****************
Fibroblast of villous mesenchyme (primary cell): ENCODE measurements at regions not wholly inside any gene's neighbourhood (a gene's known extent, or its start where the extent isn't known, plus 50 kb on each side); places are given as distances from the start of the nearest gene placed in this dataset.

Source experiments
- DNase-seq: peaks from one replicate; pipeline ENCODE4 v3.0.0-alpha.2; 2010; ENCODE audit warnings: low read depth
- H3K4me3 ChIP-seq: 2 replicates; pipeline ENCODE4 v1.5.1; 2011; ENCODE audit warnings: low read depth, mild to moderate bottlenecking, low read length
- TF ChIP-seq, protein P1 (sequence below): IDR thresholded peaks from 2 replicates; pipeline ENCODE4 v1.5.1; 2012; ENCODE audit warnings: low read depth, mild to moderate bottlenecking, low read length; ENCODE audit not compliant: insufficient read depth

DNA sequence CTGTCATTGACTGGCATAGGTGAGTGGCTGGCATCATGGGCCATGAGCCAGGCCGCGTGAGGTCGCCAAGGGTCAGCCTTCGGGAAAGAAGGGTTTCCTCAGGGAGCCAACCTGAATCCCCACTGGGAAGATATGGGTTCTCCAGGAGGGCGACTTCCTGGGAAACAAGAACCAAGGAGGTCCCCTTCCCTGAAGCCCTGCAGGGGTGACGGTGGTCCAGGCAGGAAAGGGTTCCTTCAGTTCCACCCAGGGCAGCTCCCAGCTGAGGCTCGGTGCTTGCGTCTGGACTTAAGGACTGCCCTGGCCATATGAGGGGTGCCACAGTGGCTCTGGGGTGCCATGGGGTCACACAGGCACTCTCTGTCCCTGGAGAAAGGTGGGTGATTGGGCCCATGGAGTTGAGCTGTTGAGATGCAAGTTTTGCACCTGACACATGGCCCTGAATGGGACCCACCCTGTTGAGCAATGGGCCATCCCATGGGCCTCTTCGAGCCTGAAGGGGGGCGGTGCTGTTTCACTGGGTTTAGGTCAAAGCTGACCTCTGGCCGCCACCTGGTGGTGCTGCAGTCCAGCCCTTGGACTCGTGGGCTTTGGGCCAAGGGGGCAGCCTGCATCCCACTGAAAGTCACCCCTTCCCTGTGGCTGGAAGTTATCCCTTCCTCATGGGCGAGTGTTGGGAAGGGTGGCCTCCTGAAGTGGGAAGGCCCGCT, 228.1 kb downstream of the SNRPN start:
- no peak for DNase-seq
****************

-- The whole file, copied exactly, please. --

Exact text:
Fibroblast of villous mesenchyme (primary cell): ENCODE measurements at regions not wholly inside any gene's neighbourhood (a gene's known extent, or its start where the extent isn't known, plus 50 kb on each side); places are given as distances from the start of the nearest gene placed in this dataset.

Source experiments
- DNase-seq: peaks from one replicate; pipeline ENCODE4 v3.0.0-alpha.2; 2010; ENCODE audit warnings: low read depth
- H3K4me3 ChIP-seq: 2 replicates; pipeline ENCODE4 v1.5.1; 2011; ENCODE audit warnings: low read depth, mild to moderate bottlenecking, low read length
- TF ChIP-seq, protein P1 (sequence below): IDR thresholded peaks from 2 replicates; pipeline ENCODE4 v1.5.1; 2012; ENCODE audit warnings: low read depth, mild to moderate bottlenecking, low read length; ENCODE audit not compliant: insufficient read depth

DNA sequence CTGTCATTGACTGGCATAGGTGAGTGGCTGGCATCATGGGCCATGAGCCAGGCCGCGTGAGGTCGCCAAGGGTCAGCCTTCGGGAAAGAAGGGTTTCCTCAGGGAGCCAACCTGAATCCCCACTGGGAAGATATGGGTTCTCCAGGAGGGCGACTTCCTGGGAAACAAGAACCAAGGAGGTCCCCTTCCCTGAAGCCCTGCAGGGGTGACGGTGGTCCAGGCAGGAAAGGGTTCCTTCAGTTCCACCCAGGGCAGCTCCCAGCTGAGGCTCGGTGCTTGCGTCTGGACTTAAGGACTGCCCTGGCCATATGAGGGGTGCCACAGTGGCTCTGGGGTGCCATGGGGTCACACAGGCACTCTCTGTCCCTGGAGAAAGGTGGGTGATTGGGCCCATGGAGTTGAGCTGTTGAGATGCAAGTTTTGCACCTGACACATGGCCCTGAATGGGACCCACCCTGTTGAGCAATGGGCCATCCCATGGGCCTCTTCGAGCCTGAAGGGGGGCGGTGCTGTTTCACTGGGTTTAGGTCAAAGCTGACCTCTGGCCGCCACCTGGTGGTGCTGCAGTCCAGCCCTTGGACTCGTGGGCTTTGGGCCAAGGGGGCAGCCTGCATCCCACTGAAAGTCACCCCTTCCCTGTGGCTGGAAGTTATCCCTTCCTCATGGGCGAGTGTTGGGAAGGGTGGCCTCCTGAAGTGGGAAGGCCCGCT, 228.1 kb downstream of the SNRPN start:
- no peak for DNase-seq